______________________________________Component            Concentration (% w/w)______________________________________CAE                  0.48Cocamidopropyl betaine (30% active)                2.94Tetrasodium pyrophosphate                1.62Tetropotassium pyrophosphate                2.38Propylene glycol     5.0Sorbitol (70% solution)                10.0Polyoxyethylene (20) sorbitan monolaurate                0.15Polyoxyethylene (40) hydrogenated                0.15castor oilHydrochloric acid (1M)                2.59Citric acid monohydrate                0.81Sodium saccharin     0.03Sodium fluoride      0.05Flavour              0.17Colour               0.04Water                to 100%______________________________________
METHOD

1. The major components--CAE, cocoamidopropyl betaine, pyrophosphates and hydrochloric acid--were mixed in aqueous solution in approximately half the final volume of water.

2. The flavour was mixed into the propylene glycol.

3. The polyoxyethylene based emulsifiers were dissolved into water with warming.

4. The propylene glycol and emulsifier solutions were mixed and added to the bulk.

5. The remaining other components were added with constant stirring and the final volume was made up to 100% with water.

The product was clear with a pH of 6.3.

FORMULATION EXAMPLE 2

A mouthwash formulation was prepared to the following composition:

______________________________________Component           Concentration (% w/w)______________________________________Polyoxyethylene (40) hydrogenated               0.25castor oilChlorhexidine gluconate solution               1.0(BP) (20%)Cocoamidopropyl betaine (30% active)               1.0Tetrasodium pyrophosphate               2.50Tetrapotassium pyrophosphate               2.50Citric acid monohydrate               1.50Water               to 100%______________________________________
METHOD

1. The polyoxyethylene (40) hydrogenated castor oil was dissolved in 40/75 of the water with warming and stirring, and then cooled.

2. The chlorhexidine gluconate and cocoamidyl betaine were separately added to (1).

3. The tetrasodium and tetrapotassium pyrophosphate was dissolved in the remainder of the water, with warming and stirring, and then cooled.

4. The product from (3) was added to the product from (2) with stirring.

5. The citric acid monohydrate was added to the product from (4) with stirring.

6. The pH was checked (approx. 6.5) and the product was made up to 100% with water.

FORMULATION EXAMPLE 3

A mouthwash formulation was prepared to the following composition:

______________________________________Component               % w/w______________________________________Polyoxyethylene (40) hydrogenated castor oil                   0.75Polyoxyethylene (20) sorbitan monolaurate                   0.75Cocoamidopropylbetaine (30% active)                   0.50Propylene glycol        4.0Sorbitol (70% solution) 1.0Sodium saccharin        0.025Flavour                 0.015Sorbic acid             0.1Chlorhexidine gluconate solution B.P. (20%)                   1.0Tetrapotassium pyrophosphate                   1.65Tetrasodium pyrophosphate                   1.65Citric acid             1.14Water                   to 100%______________________________________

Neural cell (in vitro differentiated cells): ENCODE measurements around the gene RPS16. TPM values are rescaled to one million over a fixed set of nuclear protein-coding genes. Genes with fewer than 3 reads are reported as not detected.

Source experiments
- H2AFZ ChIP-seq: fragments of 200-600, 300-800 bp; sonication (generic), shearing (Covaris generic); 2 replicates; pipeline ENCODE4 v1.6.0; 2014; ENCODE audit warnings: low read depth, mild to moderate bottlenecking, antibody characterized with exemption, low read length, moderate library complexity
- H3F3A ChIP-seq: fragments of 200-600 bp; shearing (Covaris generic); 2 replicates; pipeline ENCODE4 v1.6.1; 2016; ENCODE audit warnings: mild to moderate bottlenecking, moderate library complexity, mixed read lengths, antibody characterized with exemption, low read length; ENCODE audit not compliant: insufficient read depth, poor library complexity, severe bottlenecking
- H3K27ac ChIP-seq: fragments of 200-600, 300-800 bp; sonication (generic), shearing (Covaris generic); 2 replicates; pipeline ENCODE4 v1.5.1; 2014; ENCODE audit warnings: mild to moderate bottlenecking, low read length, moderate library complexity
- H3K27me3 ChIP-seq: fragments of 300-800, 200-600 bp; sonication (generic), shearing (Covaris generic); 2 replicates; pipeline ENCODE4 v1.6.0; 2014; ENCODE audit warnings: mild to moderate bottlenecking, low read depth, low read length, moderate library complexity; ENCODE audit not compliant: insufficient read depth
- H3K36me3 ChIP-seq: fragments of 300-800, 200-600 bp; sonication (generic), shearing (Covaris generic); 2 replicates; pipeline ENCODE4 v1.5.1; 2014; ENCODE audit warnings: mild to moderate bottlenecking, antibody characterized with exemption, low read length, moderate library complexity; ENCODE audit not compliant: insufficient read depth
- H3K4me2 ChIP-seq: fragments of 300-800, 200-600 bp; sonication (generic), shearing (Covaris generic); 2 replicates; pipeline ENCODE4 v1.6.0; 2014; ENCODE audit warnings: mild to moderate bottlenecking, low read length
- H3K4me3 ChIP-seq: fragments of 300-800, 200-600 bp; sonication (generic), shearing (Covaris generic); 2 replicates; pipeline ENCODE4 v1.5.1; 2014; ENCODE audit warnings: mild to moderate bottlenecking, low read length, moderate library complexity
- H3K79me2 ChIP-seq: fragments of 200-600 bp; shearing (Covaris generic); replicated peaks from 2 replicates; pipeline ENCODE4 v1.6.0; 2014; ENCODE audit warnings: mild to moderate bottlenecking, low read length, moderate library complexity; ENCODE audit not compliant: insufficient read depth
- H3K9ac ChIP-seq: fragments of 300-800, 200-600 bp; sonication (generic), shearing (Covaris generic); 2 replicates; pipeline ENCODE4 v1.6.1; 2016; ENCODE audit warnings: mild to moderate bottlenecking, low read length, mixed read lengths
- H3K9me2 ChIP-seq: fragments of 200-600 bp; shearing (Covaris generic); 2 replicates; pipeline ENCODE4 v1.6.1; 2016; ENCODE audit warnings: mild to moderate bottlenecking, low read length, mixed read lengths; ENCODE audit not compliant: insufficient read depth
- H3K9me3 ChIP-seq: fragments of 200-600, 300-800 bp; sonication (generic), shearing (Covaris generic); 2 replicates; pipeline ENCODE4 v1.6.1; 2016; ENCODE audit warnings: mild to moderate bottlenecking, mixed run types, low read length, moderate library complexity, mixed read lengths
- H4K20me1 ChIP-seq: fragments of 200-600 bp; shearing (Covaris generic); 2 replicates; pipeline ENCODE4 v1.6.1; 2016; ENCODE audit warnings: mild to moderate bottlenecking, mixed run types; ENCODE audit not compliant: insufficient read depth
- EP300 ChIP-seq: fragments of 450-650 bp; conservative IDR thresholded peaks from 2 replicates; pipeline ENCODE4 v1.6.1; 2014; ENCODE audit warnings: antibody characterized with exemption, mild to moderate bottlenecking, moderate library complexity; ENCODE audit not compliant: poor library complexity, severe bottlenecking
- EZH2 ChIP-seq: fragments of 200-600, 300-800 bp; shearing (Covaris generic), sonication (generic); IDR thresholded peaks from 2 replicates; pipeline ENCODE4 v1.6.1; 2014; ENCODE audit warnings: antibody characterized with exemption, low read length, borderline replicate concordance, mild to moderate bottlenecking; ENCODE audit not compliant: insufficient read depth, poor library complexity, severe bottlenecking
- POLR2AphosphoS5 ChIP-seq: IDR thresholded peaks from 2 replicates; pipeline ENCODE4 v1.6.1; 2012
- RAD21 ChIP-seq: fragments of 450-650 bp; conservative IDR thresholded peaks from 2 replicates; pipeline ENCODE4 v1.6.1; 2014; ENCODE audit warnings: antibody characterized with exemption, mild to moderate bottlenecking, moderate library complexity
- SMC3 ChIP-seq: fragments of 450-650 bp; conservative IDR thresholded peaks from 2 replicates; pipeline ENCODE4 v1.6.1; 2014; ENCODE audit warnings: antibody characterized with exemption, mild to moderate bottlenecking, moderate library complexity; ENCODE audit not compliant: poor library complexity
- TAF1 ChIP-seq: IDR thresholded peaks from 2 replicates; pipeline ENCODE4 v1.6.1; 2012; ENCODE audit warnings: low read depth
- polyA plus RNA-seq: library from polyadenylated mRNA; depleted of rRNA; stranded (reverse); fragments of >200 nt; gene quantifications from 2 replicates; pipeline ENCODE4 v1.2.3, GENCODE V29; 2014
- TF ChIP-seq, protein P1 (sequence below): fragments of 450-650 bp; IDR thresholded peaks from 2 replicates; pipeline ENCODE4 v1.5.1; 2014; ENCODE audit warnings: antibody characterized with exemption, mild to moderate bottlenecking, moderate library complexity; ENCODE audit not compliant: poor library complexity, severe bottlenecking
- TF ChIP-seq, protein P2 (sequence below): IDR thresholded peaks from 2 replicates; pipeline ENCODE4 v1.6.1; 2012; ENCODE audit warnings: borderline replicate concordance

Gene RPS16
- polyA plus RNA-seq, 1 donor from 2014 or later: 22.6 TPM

METHOD

1. The surfactant blend was dissolved in warm water and sodium saccharin was added. The mixture was stirred until clear.

2. The propylene glycol, sorbitol, flavour and sorbic acid were mixed together and then added to bulk with stirring.

3. The chlorhexidine gluconate solution was stirred in to the mixture from (2).

4. A solution of the pyrophosphate was prepared with warming, cooled and stirred into the bulk.

5. The pH was checked (approx. 6.0) and made up to 100% with water.

This formulation was tested in the anti-plaque assay described in Comparative Test B above and shown to give a plaque reduction of 47.5% (which was statistically significant).

The formulation was also tested using procedures similar to those outlined Jenkins et al (Clin Periodontol 17: 698-701, 1990). Saliva samples were taken at intervals after using the formulation. Each sample was incubated anaerobically for 48 hours at dilutions between 10-3 and 10-6. Colony forming units/ml saliva sample were calculated from those dilutions exhibiting 10-30 colonies per plate. The results showed that the formulation reduced salivary counts of anaerobic bacteria significantly and that this suppression was maintained over the 6 hour test period.

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Referenced by
Citing PatentFiling datePublication dateApplicantTitle
US5948390 *Aug 18, 1998Sep 7, 1999Pfizer Inc.Hydrated zinc cations; fully or partially protonated citrate moieties; cetyl pyridinium cations; and orally acceptable vehicle
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Classifications
U.S. Classification424/49, 424/54, 424/57
International ClassificationA61K8/24, A61K8/92, A61K8/43, A61K8/44, A61Q11/00, A61K8/41
Cooperative ClassificationA61K8/44, A61K8/43, A61Q11/00, A61K8/416, A61K8/24, A61K8/922
European ClassificationA61K8/44, A61K8/43, A61K8/41L, A61K8/92C, A61Q11/00, A61K8/24
Legal Events
DateCodeEventDescription
Feb 7, 2006FPExpired due to failure to pay maintenance fee
Effective date: 20051209
Dec 9, 2005LAPSLapse for failure to pay maintenance fees
Jun 29, 2005REMIMaintenance fee reminder mailed
May 17, 2001FPAYFee payment
Year of fee payment: 4
Apr 13, 1995ASAssignment
Owner name: BOOTS COMPANY PLC, THE, A CORP. OF GREAT BRITAIN,
Free format text: ASSIGNMENT OF ASSIGNORS INTEREST;ASSIGNORS:BARTON, STEPHEN PETER;GALLEY, EDWARD;REEL/FRAME:007463/0069
Effective date: 19950324